Morris High School - Yearbook (Bronx, NY)

 - Class of 1914

Page 1 of 142

 

Morris High School - Yearbook (Bronx, NY) online yearbook collection, 1914 Edition, Cover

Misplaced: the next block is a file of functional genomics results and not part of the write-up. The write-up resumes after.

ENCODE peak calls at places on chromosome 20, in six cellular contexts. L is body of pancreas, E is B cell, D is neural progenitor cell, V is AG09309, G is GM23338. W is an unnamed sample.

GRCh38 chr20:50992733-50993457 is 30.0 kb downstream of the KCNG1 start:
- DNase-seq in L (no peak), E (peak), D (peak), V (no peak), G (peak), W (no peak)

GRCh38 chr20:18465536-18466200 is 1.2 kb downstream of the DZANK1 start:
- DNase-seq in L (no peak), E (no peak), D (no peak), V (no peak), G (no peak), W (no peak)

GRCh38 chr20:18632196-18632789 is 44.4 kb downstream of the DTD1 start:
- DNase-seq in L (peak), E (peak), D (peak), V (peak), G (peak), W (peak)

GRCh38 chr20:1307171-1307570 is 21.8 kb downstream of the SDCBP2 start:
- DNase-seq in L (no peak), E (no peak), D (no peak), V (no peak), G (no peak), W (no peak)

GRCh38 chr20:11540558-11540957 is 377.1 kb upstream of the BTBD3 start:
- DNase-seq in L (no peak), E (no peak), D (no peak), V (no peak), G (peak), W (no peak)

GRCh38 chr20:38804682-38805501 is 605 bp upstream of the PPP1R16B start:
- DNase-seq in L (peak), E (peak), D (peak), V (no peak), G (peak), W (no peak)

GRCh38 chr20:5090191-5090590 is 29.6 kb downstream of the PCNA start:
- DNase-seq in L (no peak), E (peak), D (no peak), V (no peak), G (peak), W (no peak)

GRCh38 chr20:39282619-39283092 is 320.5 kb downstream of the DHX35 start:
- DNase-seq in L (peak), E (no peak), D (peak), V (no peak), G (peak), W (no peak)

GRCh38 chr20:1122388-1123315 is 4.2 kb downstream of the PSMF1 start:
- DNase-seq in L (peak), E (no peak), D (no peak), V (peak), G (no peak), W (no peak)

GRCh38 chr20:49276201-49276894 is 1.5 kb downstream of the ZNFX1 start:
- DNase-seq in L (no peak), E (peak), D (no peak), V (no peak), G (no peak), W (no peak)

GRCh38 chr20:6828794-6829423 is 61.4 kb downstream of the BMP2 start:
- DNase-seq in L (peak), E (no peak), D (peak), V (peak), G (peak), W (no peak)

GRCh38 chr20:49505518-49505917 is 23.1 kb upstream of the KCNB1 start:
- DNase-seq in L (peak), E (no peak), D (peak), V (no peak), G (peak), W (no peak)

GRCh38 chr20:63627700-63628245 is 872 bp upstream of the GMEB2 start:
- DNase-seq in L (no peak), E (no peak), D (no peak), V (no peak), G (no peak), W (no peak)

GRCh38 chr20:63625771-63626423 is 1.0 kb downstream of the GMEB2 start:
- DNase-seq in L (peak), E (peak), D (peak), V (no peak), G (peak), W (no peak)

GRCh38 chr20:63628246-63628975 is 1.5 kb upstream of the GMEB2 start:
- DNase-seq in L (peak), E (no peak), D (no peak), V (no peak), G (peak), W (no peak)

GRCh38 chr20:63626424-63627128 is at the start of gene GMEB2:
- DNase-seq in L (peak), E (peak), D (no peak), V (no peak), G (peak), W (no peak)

Cover



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Text from Pages 1 - 142 of the 1914 volume: